“Today’s Headlines: Will the Jan. 6 U.S. Capitol insurrection drive voters’ decisions?” [Los Angeles Times]. “Locally and in the national political landscape, the U.S. Capitol siege on Jan. 6 has been a minor subplot. There have been efforts to elevate it in the public’s consciousness as a do-or-die moment for democracy. Still, there is little sign that the riot, along with the continued denialism about former President Trump’s 2020 loss and the precariousness of future elections, will mobilize people to the polls or determine a swing voter’s pick. Punditry about this dynamic tends to be blunt: Americans are moving on, Americans don’t care. But the Capitol violence still resonates in subtle but discomfiting ways, invoking strong opinions from voters. Many, though, see those views as distinct from their choice at the ballot box — and they have little appetite to see Jan. 6 become election-season fodder.” • That’s a damn shame. And the Democrats worked so hard!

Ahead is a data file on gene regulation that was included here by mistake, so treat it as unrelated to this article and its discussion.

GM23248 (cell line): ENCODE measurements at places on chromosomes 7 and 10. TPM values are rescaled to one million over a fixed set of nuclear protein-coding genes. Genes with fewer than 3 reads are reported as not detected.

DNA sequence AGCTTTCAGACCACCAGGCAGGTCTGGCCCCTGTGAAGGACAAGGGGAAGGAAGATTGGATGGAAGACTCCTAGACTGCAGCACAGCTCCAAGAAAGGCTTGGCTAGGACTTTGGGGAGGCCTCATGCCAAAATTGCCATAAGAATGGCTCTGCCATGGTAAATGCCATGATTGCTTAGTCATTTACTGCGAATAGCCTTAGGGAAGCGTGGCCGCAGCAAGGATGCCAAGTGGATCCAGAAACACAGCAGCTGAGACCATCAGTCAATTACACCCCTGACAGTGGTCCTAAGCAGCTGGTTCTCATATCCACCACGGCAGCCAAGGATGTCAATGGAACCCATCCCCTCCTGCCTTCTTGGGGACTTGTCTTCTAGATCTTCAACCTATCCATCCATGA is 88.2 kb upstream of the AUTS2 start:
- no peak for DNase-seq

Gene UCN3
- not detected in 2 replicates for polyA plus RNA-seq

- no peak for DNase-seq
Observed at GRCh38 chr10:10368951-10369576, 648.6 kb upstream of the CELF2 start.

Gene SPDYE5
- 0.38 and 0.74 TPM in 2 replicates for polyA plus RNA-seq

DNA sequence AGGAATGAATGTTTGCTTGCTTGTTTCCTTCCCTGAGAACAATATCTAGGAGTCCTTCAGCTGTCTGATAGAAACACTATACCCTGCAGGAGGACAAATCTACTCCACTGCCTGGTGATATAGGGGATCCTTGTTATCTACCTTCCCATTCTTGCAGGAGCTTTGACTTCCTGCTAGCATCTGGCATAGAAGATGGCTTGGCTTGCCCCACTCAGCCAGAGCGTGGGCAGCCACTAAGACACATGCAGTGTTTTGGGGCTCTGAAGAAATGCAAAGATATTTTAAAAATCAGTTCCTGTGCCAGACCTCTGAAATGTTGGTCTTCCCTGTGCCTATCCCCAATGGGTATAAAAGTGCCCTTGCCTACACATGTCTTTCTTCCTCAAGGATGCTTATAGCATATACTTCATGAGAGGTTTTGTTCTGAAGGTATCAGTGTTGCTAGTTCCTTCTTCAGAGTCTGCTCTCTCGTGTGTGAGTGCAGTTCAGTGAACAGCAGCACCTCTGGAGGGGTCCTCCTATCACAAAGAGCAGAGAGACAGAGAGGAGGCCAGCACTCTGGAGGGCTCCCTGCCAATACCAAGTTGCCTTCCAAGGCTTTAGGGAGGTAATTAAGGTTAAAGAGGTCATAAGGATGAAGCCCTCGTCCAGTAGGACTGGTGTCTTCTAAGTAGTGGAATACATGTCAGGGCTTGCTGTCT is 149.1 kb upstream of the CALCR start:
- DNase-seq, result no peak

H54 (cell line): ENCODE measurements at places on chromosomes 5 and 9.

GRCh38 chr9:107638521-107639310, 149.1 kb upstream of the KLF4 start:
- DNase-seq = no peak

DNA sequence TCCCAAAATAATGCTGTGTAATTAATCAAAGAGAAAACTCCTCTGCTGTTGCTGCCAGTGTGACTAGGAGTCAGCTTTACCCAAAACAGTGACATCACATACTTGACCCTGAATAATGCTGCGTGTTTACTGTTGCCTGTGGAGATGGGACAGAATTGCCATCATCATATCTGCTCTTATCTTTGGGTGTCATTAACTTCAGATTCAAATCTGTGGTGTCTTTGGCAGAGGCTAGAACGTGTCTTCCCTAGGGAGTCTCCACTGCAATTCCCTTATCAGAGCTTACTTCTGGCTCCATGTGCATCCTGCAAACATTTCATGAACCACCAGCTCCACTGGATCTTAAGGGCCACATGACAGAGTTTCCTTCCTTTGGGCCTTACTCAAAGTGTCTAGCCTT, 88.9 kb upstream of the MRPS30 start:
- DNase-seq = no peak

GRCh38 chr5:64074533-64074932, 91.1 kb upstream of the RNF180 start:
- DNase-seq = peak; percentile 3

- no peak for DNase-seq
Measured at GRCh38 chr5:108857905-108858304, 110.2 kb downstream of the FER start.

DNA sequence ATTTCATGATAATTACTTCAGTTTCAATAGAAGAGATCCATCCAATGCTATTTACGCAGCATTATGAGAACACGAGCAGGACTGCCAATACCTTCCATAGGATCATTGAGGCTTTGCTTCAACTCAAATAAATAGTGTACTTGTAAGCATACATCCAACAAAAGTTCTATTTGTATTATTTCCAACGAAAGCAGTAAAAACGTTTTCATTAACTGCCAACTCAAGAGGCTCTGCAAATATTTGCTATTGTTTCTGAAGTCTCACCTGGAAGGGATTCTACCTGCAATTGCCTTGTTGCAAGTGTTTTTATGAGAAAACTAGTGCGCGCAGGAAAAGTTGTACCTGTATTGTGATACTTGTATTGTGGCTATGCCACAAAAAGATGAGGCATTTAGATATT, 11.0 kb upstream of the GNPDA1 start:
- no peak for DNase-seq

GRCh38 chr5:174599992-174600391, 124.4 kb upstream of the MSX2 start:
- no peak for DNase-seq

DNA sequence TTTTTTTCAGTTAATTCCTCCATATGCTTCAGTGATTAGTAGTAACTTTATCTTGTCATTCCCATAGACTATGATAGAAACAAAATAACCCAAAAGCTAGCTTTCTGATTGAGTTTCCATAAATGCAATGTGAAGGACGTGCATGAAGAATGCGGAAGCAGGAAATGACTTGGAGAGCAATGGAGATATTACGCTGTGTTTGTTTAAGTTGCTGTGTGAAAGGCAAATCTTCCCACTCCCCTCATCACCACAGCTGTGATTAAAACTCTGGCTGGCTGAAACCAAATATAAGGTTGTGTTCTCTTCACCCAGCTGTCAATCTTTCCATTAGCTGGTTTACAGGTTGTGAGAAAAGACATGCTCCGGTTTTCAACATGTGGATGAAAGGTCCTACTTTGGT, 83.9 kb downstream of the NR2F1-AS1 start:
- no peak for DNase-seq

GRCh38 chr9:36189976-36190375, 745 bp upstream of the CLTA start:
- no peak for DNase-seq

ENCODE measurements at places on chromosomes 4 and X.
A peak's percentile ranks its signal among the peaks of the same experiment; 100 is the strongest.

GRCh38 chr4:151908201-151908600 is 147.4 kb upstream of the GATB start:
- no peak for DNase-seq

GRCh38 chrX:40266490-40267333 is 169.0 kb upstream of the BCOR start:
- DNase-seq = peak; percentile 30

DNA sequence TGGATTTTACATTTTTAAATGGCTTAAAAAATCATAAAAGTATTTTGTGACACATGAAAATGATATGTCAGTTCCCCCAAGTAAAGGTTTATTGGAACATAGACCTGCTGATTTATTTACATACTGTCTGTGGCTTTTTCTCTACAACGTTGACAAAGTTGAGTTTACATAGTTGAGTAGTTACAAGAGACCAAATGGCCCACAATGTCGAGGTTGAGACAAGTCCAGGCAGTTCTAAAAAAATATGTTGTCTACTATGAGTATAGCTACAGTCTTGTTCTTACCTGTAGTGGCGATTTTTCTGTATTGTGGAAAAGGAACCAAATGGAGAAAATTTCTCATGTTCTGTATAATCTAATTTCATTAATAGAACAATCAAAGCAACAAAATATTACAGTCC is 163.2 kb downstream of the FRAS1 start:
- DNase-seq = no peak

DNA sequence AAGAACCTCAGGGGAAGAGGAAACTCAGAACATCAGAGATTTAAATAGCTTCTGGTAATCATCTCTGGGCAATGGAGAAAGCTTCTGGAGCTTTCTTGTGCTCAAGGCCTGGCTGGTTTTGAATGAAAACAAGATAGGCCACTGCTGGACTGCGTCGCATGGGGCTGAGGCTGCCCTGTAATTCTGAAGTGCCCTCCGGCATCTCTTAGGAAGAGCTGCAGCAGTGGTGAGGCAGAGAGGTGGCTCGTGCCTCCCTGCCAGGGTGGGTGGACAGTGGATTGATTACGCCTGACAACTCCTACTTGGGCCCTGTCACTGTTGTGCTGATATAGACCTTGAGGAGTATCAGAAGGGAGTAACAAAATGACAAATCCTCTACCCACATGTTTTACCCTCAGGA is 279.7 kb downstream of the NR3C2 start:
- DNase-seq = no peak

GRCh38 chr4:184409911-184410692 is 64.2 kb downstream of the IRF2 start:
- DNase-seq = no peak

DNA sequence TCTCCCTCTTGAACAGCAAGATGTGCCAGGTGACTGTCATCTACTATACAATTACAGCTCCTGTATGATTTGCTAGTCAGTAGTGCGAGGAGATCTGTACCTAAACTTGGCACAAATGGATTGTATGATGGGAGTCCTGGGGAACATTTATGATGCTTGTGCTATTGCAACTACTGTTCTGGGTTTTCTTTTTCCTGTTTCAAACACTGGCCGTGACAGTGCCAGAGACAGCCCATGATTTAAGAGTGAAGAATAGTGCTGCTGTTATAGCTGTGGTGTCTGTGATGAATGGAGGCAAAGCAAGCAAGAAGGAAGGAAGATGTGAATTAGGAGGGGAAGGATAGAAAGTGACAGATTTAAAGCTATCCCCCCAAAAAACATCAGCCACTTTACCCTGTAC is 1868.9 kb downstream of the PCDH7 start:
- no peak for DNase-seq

“The Races That Will Decide Control of the House” [David Wasserman, NBC]. “Republicans need to pick up at least five seats to take back the House in the midterm elections, and three structural advantages have made them favorites all along: redistricting, Democratic retirements and candidate recruitment. But as the abortion issue and a renewed focus on former President Donald Trump have awakened and energized Democratic voters, the fight for the House has become increasingly competitive. Those structural factors once looked like a small component of potential big gains for the GOP in a “red wave” scenario. Now, they look like a valuable insurance policy for Republicans in a fluid political environment, without which House control might be a toss-up.” • The six types: white-collar suburbs, blue-collar bastions, hispanic majority battlegrounds, MAGA primary takeovers, vulnerable GOP incumbents, and hotly contested open seats.